An 18-year-old Co Wexford student, whose leaving cert marks were wrongly totted up by an examiner, could lose her chance of a place in a college veterinary medicine course, the High court was told Tuesday.
Rebecca Carter is suing the State Examination Commission, legally challenging its decision not to re-check her results before mid-October, effectively costing her a place at UCD which decides its student allocation by the end of September.
Mr Justice Richard Humphreys was told that UCD had agreed not to allocate Rebecca’s potential placing until September 30 allowing the court to deal with her judicial review of decisions to date relating to her exam results.
Rebecca, of Ardcolm Drive, Rectory Hall, Castlebridge, Wexford, is also suing the Central Applications Office, which processes applications for undergraduate courses in third level colleges, and UCD seeking to restrain the college from refusing her a place on the course.
Micheal P O’Higgins SC, who appeared with barrister Brendan Hennesy for Ms Carter, told Judge Humphreys that Rebecca had repeated her leaving certificate exams in May 2018 and received 554 points, just six points short of the required number for veterinary medicine in UCD.
“The points required for the course dropped to 555 in the second round offers and she was then only a point short,” Mr O’Higgins said. “She was not satisfied that her results accurately reflected her exam performance and took part in a review in the presence of two teachers.”
Mr O’Higgins, who was instructed by Dublin solicitor Eileen McCabe, said the review revealed that in Rebecca’s business exam script the examiner had given her 17 plus 19 plus 30 but had then wrongly totted up the marks to 56 instead of 66. Had the error not occurred Rebecca’s final total points would have surpassed what was required for veterinary medicine.
He told Judge Humphreys in papers submitted to the court that when the error was uncovered she and her family contacted the Commission to have matters put right so she could take up her place. She had then been told the Commission could not correct the error until mid-October. If the mistake was not corrected until October she would have to wait until 2019 to commence the course.
“The delay in correcting an obvious totting up error until after the third level places for the year have been allocated is unreasonable, egregious and contrary to common sense,” Mr O’Higgins said. “Rebecca is severely prejudiced by the Commission’s decision.”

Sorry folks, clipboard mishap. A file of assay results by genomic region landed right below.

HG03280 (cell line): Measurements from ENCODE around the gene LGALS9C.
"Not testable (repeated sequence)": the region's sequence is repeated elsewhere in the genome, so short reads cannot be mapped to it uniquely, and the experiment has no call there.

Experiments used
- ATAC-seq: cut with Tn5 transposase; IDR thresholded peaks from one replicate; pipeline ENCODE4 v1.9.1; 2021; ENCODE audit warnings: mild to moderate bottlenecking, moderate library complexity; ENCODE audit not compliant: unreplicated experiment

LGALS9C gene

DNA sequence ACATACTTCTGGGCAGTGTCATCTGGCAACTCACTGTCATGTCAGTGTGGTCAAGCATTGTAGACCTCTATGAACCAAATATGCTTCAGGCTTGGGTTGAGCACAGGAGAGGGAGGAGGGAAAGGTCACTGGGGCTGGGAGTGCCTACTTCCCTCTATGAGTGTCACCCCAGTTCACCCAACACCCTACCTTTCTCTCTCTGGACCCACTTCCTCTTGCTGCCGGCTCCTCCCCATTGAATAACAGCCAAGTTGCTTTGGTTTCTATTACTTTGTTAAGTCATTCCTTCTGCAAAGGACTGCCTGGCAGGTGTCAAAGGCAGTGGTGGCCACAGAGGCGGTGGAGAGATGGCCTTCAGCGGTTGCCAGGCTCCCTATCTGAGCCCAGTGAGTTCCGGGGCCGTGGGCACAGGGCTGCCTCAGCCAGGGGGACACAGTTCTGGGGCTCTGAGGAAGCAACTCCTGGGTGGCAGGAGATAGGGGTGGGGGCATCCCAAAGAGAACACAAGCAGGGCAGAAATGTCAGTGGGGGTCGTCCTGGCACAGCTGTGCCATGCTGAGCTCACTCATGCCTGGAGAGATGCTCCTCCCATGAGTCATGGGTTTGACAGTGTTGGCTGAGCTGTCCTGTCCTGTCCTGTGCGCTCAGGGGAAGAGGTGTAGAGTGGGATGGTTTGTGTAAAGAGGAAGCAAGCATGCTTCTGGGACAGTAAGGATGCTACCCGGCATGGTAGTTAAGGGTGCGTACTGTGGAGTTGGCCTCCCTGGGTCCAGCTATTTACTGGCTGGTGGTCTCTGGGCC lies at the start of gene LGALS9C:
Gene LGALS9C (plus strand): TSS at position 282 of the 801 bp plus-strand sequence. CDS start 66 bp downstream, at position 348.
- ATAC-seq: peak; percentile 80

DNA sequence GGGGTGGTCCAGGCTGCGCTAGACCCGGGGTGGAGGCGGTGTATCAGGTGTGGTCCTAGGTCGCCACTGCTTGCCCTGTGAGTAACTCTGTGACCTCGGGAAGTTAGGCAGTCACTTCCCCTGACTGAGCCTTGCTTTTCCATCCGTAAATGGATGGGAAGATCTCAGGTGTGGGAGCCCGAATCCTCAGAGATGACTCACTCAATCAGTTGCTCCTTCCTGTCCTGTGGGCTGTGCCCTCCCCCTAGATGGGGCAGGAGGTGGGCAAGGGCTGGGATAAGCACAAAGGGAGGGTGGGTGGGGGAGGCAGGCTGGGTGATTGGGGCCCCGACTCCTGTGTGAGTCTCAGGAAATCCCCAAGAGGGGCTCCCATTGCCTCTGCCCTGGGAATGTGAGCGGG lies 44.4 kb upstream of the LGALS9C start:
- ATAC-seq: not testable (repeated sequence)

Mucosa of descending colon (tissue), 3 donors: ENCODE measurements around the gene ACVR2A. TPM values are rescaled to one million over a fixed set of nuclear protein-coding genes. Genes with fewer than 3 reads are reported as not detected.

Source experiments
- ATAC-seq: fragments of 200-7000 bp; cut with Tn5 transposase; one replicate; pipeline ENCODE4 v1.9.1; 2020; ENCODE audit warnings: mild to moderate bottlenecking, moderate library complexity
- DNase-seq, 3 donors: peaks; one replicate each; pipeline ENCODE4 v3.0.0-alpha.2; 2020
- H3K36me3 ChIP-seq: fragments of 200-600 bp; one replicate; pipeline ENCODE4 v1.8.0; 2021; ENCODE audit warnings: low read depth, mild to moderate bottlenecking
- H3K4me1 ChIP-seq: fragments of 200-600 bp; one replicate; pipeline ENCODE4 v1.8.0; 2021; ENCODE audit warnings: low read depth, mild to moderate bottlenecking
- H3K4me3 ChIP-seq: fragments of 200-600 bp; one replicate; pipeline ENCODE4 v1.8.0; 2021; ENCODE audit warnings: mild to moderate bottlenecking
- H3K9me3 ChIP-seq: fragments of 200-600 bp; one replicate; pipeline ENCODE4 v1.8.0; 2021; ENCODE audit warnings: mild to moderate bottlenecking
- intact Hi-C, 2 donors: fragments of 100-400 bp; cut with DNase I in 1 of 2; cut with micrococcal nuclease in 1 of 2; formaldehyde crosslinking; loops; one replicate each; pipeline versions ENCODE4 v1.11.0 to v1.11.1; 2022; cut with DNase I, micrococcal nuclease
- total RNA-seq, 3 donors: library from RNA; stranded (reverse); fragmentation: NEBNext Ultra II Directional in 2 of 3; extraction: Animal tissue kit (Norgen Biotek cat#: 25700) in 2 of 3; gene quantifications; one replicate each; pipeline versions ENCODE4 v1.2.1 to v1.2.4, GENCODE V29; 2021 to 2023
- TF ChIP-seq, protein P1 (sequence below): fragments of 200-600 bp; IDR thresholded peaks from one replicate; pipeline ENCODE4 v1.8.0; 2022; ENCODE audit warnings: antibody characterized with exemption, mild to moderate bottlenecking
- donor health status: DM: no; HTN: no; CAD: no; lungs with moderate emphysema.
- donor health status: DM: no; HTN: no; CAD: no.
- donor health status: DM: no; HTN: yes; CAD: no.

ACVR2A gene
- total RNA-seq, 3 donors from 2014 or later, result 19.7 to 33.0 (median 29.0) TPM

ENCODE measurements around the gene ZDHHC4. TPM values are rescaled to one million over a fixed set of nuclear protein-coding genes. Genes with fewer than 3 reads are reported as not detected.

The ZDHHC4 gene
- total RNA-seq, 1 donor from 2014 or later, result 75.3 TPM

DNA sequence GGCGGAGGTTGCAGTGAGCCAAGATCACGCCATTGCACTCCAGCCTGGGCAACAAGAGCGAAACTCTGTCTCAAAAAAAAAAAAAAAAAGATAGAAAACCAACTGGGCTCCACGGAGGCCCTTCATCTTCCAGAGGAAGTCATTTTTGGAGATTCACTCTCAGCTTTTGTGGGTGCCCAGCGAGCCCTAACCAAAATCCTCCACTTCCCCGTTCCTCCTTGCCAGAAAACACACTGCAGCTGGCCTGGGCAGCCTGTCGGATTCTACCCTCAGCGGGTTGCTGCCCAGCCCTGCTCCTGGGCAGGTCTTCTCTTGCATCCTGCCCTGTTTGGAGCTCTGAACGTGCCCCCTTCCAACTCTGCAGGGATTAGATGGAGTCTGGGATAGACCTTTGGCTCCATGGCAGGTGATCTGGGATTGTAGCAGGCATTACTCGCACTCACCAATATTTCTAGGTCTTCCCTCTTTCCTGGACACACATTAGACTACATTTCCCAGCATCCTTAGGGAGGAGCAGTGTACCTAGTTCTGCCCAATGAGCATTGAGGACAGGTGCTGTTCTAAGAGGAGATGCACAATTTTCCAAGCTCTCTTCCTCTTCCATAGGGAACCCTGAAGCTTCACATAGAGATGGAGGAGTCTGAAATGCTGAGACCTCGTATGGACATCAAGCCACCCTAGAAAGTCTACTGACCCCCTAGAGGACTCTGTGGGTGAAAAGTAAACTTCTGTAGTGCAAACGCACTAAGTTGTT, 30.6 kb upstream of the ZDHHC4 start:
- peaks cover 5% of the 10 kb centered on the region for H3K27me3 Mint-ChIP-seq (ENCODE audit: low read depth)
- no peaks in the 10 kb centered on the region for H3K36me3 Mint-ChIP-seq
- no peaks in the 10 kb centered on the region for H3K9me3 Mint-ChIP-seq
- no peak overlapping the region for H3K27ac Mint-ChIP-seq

He said Rebecca and her family had made exhaustive efforts to resolve the matter but to no avail despite it involving no more than a correction of a clear and obvious administrative error. Rebecca had a legitimate expectation that her leaving certificate results would accurately reflect her exam performance marks in time for the allocation of third level college places.
Mr O’Higgins said the Commission had applied an unduly strict and improper policy in dealing with Rebecca’s case and was under a duty to reconsider and correct an error made known to them in time. The Commission and the Central Applications Office had failed to conduct an adequate inquiry into the information submitted to them.
Barrister Aoife Carroll, counsel for the State Examination Commission, told the court there had been more than 9,000 issues to be determined by the Commission on appeal relating to more than 5,000 examination candidates.
She told the judge, who was seeking to find a pragmatic solution to Ms Carter’s issues, that if this occurred they could find that next year there could be 5,000 applications for judicial review before the court. Ms Carroll asked for an adjournment for a week to allow her file opposition papers to Ms Carter’s application.
The judge told both the Commission and UCD that by 11 o’clock on Monday next they should file opposition papers to Ms Carter’s proceedings. He suggested there could be a full hearing of the application by next Monday or Tuesday.
Mr O’Higgins said it was vital to Ms Carter that the possibility of her being able to start in her desired course this year be preserved.
Ms Carroll said it may ultimately be more convenient for the court to hear the entire matter as any application for interim relief would in effect result in a full hearing in any case.